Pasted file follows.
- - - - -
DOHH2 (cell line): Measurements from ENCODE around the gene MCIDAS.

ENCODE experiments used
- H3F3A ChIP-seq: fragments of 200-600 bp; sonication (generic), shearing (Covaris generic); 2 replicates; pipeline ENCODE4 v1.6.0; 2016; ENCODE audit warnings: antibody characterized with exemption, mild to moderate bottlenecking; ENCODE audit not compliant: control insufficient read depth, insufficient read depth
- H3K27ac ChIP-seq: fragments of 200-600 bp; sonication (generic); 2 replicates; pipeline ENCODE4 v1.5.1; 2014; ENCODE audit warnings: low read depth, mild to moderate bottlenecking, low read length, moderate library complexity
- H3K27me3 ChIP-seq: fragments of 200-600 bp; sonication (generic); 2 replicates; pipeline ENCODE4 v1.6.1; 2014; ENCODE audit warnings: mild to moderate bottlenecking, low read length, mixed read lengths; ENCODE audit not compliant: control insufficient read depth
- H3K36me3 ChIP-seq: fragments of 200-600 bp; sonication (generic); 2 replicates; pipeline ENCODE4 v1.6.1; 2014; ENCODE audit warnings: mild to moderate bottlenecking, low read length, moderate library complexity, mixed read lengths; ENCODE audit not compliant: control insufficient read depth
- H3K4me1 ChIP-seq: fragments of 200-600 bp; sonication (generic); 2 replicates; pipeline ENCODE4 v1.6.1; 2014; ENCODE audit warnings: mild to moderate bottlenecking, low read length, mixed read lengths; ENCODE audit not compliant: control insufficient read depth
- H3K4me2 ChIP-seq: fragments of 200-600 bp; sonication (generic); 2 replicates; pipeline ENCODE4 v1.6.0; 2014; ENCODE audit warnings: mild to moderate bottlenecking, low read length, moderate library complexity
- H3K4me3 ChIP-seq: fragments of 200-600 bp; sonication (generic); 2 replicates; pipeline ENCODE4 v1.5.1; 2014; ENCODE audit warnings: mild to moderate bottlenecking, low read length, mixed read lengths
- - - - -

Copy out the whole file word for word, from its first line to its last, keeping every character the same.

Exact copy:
DOHH2 (cell line): Measurements from ENCODE around the gene MCIDAS.

ENCODE experiments used
- H3F3A ChIP-seq: fragments of 200-600 bp; sonication (generic), shearing (Covaris generic); 2 replicates; pipeline ENCODE4 v1.6.0; 2016; ENCODE audit warnings: antibody characterized with exemption, mild to moderate bottlenecking; ENCODE audit not compliant: control insufficient read depth, insufficient read depth
- H3K27ac ChIP-seq: fragments of 200-600 bp; sonication (generic); 2 replicates; pipeline ENCODE4 v1.5.1; 2014; ENCODE audit warnings: low read depth, mild to moderate bottlenecking, low read length, moderate library complexity
- H3K27me3 ChIP-seq: fragments of 200-600 bp; sonication (generic); 2 replicates; pipeline ENCODE4 v1.6.1; 2014; ENCODE audit warnings: mild to moderate bottlenecking, low read length, mixed read lengths; ENCODE audit not compliant: control insufficient read depth
- H3K36me3 ChIP-seq: fragments of 200-600 bp; sonication (generic); 2 replicates; pipeline ENCODE4 v1.6.1; 2014; ENCODE audit warnings: mild to moderate bottlenecking, low read length, moderate library complexity, mixed read lengths; ENCODE audit not compliant: control insufficient read depth
- H3K4me1 ChIP-seq: fragments of 200-600 bp; sonication (generic); 2 replicates; pipeline ENCODE4 v1.6.1; 2014; ENCODE audit warnings: mild to moderate bottlenecking, low read length, mixed read lengths; ENCODE audit not compliant: control insufficient read depth
- H3K4me2 ChIP-seq: fragments of 200-600 bp; sonication (generic); 2 replicates; pipeline ENCODE4 v1.6.0; 2014; ENCODE audit warnings: mild to moderate bottlenecking, low read length, moderate library complexity
- H3K4me3 ChIP-seq: fragments of 200-600 bp; sonication (generic); 2 replicates; pipeline ENCODE4 v1.5.1; 2014; ENCODE audit warnings: mild to moderate bottlenecking, low read length, mixed read lengths